Unfortunately, I also saw the marine debris that threatens the existence of these albatross and other animals that are there. From plastic toys to discarded computer monitors, trash is carried by currents from all over the world. Midway’s beaches collect derelict fishing gear from China, medicine bottles from the mainland United States, cigarette lighters from all over the world. This debris then finds its way into the birds’ stomachs, killing thousands of birds every year.
And we did, more than once, as we walked around yesterday, see the carcass of a little bird. And you could open it up and see all this plastic, because the adult albatross fish on the waters, they skim the waters for squid, and because this plastic floats, they pick it up and then feed it to their babies.
People everywhere have a responsibility to be good stewards of our environment, because the trash we throw in our neighborhood gutter can devastate rare wildlife half a world away. In the Northwestern Hawaiian Islands, our government is working to keep the reefs and beaches clear of this dangerous marine debris. In 2006, NOAA picked up 21 tons of debris in the islands, and has collected more than 560 tons over the last ten years. Through a partnership between the state of Hawaii and the federal government, divers have cleared more than 120 tons of derelict fishing gear off the islands’ reef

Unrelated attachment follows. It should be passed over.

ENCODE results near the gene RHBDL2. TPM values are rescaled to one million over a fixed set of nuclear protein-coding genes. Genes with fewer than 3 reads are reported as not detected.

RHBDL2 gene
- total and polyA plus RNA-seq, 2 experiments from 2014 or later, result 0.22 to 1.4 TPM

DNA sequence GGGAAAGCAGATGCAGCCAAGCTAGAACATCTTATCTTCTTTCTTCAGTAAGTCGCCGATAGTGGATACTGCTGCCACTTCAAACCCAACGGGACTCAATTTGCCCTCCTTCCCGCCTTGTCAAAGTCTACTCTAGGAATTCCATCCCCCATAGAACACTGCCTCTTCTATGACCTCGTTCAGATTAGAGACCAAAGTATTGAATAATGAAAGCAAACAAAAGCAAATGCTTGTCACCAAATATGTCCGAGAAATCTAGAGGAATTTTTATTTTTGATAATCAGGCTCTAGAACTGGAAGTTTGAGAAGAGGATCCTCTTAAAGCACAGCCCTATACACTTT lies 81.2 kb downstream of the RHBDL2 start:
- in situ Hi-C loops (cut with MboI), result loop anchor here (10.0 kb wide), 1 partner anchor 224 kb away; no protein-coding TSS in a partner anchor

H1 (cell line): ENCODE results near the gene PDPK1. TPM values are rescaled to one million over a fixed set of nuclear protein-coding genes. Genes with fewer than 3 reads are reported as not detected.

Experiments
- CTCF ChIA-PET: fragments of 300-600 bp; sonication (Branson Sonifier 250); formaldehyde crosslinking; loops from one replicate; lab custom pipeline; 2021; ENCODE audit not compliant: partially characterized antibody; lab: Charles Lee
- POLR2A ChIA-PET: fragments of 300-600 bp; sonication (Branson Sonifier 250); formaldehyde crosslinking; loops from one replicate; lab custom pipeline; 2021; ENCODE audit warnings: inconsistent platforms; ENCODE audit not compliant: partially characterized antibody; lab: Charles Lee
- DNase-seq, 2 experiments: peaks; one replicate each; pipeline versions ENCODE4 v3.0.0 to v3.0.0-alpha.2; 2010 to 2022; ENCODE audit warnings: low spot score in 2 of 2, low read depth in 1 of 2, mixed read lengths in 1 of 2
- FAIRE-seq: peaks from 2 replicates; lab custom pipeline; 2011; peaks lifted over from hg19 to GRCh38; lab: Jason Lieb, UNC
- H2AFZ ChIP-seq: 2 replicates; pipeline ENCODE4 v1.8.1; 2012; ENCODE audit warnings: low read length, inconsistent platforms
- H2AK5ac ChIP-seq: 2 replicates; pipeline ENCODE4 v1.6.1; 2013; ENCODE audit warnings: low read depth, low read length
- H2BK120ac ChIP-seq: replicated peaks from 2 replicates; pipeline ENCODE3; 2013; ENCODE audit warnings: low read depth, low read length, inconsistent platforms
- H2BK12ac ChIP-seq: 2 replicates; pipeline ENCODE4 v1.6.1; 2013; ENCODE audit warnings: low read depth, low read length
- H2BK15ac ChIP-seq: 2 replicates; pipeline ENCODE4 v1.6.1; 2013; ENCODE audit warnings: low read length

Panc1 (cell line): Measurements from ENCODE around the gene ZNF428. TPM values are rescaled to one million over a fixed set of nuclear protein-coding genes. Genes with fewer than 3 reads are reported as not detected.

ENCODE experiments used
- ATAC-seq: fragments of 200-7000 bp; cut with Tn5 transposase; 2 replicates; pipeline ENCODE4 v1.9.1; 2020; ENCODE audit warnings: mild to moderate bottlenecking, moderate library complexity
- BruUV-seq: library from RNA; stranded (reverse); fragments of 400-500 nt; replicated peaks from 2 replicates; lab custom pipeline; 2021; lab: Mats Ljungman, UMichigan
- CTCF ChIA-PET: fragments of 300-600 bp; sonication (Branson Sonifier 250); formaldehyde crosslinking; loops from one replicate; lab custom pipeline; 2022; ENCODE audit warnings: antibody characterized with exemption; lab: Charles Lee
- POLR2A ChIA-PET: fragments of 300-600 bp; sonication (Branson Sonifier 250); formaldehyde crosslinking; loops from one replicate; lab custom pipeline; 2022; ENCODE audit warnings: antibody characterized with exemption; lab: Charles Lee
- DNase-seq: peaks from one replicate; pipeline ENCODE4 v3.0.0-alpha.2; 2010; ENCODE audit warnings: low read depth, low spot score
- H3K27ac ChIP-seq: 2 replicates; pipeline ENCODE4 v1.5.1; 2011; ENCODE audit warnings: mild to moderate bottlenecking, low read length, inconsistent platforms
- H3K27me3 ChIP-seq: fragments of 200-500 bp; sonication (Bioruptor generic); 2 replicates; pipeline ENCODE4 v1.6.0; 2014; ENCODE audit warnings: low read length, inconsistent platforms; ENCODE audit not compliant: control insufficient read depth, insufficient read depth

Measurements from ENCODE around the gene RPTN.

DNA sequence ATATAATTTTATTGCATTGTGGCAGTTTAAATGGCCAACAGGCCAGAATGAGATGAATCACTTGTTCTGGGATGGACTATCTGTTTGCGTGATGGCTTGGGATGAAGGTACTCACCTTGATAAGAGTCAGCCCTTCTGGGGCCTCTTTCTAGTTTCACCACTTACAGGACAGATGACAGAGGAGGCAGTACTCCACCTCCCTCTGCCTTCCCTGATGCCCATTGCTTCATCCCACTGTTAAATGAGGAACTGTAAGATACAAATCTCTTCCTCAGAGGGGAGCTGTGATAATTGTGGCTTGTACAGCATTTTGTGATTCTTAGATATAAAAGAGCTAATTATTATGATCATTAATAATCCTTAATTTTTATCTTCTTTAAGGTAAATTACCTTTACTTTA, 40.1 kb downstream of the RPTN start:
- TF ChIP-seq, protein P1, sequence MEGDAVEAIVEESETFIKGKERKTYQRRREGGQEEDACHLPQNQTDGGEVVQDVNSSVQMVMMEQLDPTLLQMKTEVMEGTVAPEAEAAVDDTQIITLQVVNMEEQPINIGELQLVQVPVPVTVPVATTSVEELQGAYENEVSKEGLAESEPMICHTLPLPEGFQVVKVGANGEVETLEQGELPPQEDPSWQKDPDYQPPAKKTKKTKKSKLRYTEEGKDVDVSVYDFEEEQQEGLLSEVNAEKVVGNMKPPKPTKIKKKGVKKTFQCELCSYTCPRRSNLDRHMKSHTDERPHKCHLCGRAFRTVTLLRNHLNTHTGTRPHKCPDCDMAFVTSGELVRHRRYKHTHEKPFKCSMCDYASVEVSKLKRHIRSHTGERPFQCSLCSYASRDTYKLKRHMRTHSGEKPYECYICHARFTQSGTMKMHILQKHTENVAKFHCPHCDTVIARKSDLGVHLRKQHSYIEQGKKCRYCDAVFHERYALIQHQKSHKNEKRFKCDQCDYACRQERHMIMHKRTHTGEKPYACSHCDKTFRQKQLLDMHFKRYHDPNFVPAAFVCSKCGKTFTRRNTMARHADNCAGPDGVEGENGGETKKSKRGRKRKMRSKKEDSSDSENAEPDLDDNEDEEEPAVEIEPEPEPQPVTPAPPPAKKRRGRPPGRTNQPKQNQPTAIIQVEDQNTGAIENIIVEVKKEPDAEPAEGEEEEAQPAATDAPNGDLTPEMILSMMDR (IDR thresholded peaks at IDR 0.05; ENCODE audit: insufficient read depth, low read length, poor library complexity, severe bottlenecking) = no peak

The team is now on a mission to bring to light the much larger issue across the world’s oceans. We will search out areas with higher than normal loads of garbage, as well as trawling a fine mesh net and analyzing the plastic content of the trawl. The floating plastic project will also include counting debris on beaches, counting and cataloging the types of plastics, and extrapolating the distance of the transect counted with the larger area of the coastline affected by the currents. With this we can estimate the amount of plastics covering the surface of our beaches.
In collaboration with NOAA, we will carry a continuous carbon dioxide level meter. The unit will sample dissolved CO2 throughout the expedition by running sea water through the meter, reporting ocean CO2 saturation levels back to NASA.The increasing amounts of CO2 in the planet’s atmosphere is being absorbed by the oceans. The additional CO2 is driving significant increase in acidity, threatening corals, shellfish and many plankton species that utilize calcium. Click here for the project overview from NOAA.
Link here to Scripps Institute of Oceanography article on Carbonated Oceans